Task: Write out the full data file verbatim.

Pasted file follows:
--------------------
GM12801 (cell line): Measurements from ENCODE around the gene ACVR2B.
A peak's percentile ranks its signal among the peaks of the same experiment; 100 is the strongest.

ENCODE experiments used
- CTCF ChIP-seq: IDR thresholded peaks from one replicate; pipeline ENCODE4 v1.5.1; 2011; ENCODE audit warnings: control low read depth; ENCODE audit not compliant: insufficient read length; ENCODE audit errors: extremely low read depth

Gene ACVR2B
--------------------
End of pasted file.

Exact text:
GM12801 (cell line): Measurements from ENCODE around the gene ACVR2B.
A peak's percentile ranks its signal among the peaks of the same experiment; 100 is the strongest.

ENCODE experiments used
- CTCF ChIP-seq: IDR thresholded peaks from one replicate; pipeline ENCODE4 v1.5.1; 2011; ENCODE audit warnings: control low read depth; ENCODE audit not compliant: insufficient read length; ENCODE audit errors: extremely low read depth

Gene ACVR2B